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The Eagle has landed!

written by WOFA | November 26, 2009

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“It’s a good day, but we’ve still got some way to go,” AEW&C program head AVM Chris Deeble told me at the occasion of the ‘initial handover’ of the first two Wedgetail AEW&C aircraft to the RAAF this morning, but the relief in his demeanour was clear.

More than 40 months late and in the red to the tune of nearly $2 billion, Boeing’s 737-based AEW&C program is finally nearing a deliverable capability, albeit just a training one for the time being.

It was an interesting occasion for the fact that the two aircraft, A30-001 and A30-004, weren’t actually ‘handed over’ to the RAAF, hence the term ‘initial’ being used in the media releases from both sides. In effect, Boeing is lending the aircraft to the RAAF until next March when they will then be taken on to the ADF’s register, probably as part of the Commonwealth’s compensation package for the delay. Until then, Boeing must provide a pilot in command and a flight test engineer on board the aircraft for all flights, and they will retain their US civil ‘N’ registrations.

The project team, management and of course the crews are rapt to finally see some metal on the ramp – it’s been a long time coming! Originally intended for delivery in 2006 when signed for in 2000, the RAAF won’t see an operational capability until the delivery of four more Wedgetails with an operational and integrated EW and ESM suite in mid to late 2010 (then the first two will undergo a retrofit and upgrade). Allowing for a workup with these systems, the RAAF is unlikely to be able to deploy operationally for another six months or so after that, so in the meantime, flight and mission crews will train on and familiarise themselves with the aircraft’s other advanced systems in benign environments only.

Wedgetail promises much to the ADF. Even if it eventually delivers only 95 per cent of that promised, as has been mooted, it will still deliver an awesome capability. While performance figures and comparisons with other AEW&C platforms remain classified, the aircraft’s MESA radar has proven itself to have new levels of flexibility and capability, having the ability to simultaneously zoom in and ‘stare’ at a given slice of air and space while maintaining situational awareness in other quadrants, and to hand off its radar picture to otherwise ‘passive’ RAAF fighters and strikers, other surveillance aircraft, ships, and operations centres. It will certainly be a key node in the ADF’s future networked system of systems.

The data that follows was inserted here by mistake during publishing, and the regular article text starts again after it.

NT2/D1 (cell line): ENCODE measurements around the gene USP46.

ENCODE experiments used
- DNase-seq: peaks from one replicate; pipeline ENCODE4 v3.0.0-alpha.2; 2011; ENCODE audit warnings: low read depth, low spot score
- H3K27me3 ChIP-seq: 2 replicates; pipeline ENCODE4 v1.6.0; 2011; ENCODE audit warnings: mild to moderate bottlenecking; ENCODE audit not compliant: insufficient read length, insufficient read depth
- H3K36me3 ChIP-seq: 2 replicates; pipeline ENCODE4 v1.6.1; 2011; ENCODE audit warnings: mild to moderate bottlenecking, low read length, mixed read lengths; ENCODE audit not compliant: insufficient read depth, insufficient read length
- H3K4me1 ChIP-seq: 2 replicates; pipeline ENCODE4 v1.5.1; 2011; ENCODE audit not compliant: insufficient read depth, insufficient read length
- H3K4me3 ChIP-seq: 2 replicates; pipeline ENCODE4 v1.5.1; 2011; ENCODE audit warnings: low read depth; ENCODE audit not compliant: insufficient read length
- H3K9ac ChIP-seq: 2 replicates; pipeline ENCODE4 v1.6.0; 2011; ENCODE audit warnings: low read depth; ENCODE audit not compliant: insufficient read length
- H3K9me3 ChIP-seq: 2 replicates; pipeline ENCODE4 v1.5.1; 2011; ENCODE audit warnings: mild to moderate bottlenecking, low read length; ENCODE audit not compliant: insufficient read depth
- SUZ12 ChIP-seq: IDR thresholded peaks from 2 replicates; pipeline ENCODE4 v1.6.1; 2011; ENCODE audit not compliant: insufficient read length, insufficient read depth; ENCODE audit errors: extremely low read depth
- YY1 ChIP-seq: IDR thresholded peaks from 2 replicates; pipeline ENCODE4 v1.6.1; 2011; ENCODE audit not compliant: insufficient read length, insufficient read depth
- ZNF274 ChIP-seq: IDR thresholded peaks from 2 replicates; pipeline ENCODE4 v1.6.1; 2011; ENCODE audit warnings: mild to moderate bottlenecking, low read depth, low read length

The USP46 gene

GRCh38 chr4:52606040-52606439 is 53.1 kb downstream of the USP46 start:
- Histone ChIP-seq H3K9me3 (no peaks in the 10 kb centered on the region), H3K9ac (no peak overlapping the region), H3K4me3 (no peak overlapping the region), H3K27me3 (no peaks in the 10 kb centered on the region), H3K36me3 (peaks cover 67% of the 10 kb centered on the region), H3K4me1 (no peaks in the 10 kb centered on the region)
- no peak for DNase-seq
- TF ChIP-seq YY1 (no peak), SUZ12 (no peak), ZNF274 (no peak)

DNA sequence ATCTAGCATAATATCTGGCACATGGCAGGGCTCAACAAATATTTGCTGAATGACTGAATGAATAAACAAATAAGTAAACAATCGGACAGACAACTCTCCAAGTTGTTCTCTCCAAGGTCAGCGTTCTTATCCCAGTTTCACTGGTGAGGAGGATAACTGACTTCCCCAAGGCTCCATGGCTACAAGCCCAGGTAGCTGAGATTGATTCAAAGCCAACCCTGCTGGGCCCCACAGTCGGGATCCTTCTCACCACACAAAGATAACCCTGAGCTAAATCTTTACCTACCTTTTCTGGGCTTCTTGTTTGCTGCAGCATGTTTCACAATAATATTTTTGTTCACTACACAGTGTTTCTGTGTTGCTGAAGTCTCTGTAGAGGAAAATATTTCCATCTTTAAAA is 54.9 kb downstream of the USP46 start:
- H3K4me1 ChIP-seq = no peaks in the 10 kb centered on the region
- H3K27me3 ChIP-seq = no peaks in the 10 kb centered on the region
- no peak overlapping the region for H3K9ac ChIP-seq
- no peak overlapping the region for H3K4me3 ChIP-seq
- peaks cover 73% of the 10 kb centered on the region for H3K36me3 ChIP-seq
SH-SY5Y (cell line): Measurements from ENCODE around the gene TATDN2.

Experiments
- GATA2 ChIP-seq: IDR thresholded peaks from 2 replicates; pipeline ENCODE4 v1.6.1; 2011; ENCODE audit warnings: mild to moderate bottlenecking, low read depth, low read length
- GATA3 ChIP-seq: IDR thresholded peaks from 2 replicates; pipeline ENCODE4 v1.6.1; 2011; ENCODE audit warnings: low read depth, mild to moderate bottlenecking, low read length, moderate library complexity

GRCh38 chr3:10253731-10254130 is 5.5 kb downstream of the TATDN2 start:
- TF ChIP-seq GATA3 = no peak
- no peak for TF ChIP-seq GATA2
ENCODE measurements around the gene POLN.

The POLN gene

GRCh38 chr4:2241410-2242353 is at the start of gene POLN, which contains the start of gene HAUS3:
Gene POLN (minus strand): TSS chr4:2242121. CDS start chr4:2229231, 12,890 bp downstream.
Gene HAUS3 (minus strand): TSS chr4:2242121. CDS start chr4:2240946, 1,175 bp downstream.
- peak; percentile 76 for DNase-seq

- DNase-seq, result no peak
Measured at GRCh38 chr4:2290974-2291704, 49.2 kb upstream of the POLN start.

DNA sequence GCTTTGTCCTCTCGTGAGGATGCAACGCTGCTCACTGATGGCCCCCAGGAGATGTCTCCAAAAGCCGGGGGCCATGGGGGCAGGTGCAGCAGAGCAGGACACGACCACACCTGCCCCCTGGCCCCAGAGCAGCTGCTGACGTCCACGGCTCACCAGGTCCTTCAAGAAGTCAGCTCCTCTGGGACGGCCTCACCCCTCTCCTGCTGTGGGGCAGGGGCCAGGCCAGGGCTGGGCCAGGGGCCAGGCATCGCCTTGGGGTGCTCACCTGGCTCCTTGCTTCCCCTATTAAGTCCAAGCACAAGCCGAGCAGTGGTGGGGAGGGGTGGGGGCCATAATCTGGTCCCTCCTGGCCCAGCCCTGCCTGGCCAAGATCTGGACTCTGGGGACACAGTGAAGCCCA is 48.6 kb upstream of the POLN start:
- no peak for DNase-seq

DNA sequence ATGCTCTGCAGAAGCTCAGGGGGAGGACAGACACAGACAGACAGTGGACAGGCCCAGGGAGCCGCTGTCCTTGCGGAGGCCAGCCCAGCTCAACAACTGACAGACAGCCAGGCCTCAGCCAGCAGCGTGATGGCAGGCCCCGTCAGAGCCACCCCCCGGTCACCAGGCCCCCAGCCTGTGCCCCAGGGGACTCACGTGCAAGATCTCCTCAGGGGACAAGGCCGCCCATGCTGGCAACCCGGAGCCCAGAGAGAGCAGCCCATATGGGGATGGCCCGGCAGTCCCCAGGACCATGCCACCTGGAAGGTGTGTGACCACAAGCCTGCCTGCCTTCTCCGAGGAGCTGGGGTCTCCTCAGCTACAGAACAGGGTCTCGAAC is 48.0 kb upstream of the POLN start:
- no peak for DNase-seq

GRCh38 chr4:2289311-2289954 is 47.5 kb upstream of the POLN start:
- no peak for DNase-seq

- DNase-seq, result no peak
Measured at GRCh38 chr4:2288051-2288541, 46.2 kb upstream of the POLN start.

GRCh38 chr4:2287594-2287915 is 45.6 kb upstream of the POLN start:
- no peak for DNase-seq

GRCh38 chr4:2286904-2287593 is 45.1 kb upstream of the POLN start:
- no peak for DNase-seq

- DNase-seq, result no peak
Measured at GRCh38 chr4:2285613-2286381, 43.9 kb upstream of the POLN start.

But a system is only as strong as its weakest link, and this is where AVM Deeble’s comment to me struck home. Apart from the EW and ESM issues, the radar and its integration with various other systems is still not yet as robust as it needs to be, with some sources rather simplistically claiming it needs regular ‘rebooting’, thus potentially leaving gaps in its coverage. This will need to be addressed before Wedgetail can be deemed fully operational.

Deeble in many ways was the ideal go-to-guy to manage the AEW&C project after the almost simultaneous departure of his predecessor and Boeing’s counterpart in 2006. He has rebuilt the project office’s rapport with Boeing, taking a firm yet softly-softly approach to the relationship and always describing it as a partnership – not once going off script. Boeing has written off nearly $2 billion of its own money on the project, and there were genuine fears in DMO during the dark days of 2006 that Boeing might cut its losses and walk away from Wedgetail. So Deeble has had to deal with all the development issues, delays, liquidated damages and the political fallout at home with this in mind.

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But Boeing has so much more to lose than a dozen or two 737-based AEW&C aircraft sales. Many of the technologies developed for, and the trouble-shooting lessons learned from, Wedgetail will flow to the US Navy’s much larger P-8 Poseidon maritime surveillance and embryonic EP-X Electronic Intelligence programs for more than 150 aircraft, and the many potential foreign sales that will likely follow. So, despite the short term hip pocket pain and apart from the massive credibility hit it would take if it did walk away, Boeing knows there is far more than $2 billion at stake in the longer term!

The Eagle has landed! Comment

  • davo

    says:

    Just hoping the RAAF puts a DHC-4 at the Oakey Army Aviation Museum. It’s a great museum when I was there a few years ago.

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